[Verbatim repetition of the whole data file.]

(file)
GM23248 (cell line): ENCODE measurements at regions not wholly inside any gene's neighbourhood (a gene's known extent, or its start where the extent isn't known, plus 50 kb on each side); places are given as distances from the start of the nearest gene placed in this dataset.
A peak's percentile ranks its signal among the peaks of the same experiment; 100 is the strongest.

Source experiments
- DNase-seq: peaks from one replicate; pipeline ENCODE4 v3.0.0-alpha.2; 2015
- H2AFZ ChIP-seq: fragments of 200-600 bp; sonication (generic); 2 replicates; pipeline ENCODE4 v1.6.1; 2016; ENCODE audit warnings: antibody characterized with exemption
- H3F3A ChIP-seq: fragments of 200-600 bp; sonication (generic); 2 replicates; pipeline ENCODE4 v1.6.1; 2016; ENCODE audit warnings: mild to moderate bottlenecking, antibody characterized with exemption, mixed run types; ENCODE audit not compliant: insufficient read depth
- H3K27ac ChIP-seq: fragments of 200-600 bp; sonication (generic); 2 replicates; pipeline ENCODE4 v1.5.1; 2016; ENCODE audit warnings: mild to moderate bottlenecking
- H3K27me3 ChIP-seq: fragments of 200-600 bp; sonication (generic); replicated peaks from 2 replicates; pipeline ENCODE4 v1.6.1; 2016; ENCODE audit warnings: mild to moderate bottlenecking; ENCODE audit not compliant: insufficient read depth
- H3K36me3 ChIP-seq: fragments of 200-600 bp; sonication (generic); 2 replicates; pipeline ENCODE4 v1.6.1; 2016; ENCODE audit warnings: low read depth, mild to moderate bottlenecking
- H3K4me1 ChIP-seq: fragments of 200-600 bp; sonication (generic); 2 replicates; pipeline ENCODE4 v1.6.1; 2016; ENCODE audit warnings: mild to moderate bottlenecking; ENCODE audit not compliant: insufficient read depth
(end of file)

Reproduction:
GM23248 (cell line): ENCODE measurements at regions not wholly inside any gene's neighbourhood (a gene's known extent, or its start where the extent isn't known, plus 50 kb on each side); places are given as distances from the start of the nearest gene placed in this dataset.
A peak's percentile ranks its signal among the peaks of the same experiment; 100 is the strongest.

Source experiments
- DNase-seq: peaks from one replicate; pipeline ENCODE4 v3.0.0-alpha.2; 2015
- H2AFZ ChIP-seq: fragments of 200-600 bp; sonication (generic); 2 replicates; pipeline ENCODE4 v1.6.1; 2016; ENCODE audit warnings: antibody characterized with exemption
- H3F3A ChIP-seq: fragments of 200-600 bp; sonication (generic); 2 replicates; pipeline ENCODE4 v1.6.1; 2016; ENCODE audit warnings: mild to moderate bottlenecking, antibody characterized with exemption, mixed run types; ENCODE audit not compliant: insufficient read depth
- H3K27ac ChIP-seq: fragments of 200-600 bp; sonication (generic); 2 replicates; pipeline ENCODE4 v1.5.1; 2016; ENCODE audit warnings: mild to moderate bottlenecking
- H3K27me3 ChIP-seq: fragments of 200-600 bp; sonication (generic); replicated peaks from 2 replicates; pipeline ENCODE4 v1.6.1; 2016; ENCODE audit warnings: mild to moderate bottlenecking; ENCODE audit not compliant: insufficient read depth
- H3K36me3 ChIP-seq: fragments of 200-600 bp; sonication (generic); 2 replicates; pipeline ENCODE4 v1.6.1; 2016; ENCODE audit warnings: low read depth, mild to moderate bottlenecking
- H3K4me1 ChIP-seq: fragments of 200-600 bp; sonication (generic); 2 replicates; pipeline ENCODE4 v1.6.1; 2016; ENCODE audit warnings: mild to moderate bottlenecking; ENCODE audit not compliant: insufficient read depth